Frost and snow look beautiful especially at Christmas – but your plants may not be…
May is one of the most changeable months of the year. It can be warm and sunny one minute; cold, rainy and even freezing the next. For a gardener this can be a nightmare.
With young seedlings growing fast and being hardened off prior to planting outside, keeping watch on the temperature is absolutely essential. A sudden cold snap can set seedlings back or even kill them. Make sure cold frames, cloches and greenhouses are closed at night whenever air frosts are predicted.
Fleeces can be used to provide an emergency overnight cover for large plantings in the garden or for groups of tender container plants that are hardening off on patios. Remember to anchor any fleece down firmly so that there is no chance of it being blown away.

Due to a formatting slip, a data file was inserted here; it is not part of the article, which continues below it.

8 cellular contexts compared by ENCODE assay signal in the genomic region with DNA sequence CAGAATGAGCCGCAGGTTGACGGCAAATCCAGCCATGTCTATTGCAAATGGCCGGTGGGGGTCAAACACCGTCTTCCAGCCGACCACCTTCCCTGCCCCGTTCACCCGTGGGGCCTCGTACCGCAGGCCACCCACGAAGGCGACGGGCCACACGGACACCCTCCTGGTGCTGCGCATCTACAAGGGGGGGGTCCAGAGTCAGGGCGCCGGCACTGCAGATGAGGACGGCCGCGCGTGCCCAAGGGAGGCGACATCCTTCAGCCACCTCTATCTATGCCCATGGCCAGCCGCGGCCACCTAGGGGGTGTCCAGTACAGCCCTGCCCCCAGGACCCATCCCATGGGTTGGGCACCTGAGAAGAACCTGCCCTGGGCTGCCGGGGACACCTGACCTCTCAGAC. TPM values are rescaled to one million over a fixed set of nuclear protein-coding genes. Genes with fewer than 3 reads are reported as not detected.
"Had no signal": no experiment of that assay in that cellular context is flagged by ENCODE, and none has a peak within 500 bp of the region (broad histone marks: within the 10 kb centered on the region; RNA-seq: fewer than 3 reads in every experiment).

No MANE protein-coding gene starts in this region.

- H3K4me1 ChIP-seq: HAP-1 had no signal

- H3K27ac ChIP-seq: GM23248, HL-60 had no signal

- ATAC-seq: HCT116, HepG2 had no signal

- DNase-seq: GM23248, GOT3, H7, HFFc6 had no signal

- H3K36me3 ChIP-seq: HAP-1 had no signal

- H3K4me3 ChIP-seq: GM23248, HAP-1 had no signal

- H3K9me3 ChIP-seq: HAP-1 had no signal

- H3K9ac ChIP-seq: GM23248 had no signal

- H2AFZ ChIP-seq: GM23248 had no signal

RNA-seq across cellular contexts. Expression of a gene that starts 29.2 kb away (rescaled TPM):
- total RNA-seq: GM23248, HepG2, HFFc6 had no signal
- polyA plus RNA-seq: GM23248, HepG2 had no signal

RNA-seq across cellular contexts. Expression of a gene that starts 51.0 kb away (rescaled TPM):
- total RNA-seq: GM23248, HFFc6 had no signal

During the daytime, it is equally important to make sure that there is plenty of ventilation so as to make sure that plants do not overheat.
Runner beans and sweetcorn should be planted in modules no later than early May. Seeds can be planted outside at the end of the month after all risk of frost has passed. Leafy salad vegetables grown under cloches and in greenhouses will be growing fast and should be harvested regularly. Perennial leaves such as sorrel and lovage are also ready for picking and make wonderful extras to salads and sandwiches.
Leave daffodils die back naturally because the bulbs need all the energy for next year’s growth. Lawns should be cut regularly as grass will be growing fast. Take care to cut the grass close to borders otherwise it will grow over and begin to swamp the flowers. Weeding should also be continued as the lengthening days and slowly rising temperatures mean that weeds grow just as fast as flowers and vegetables!
There is a lot to do in the garden, but don’t forget to take some time to sit back and enjoy the perfumes and colour of the flowers.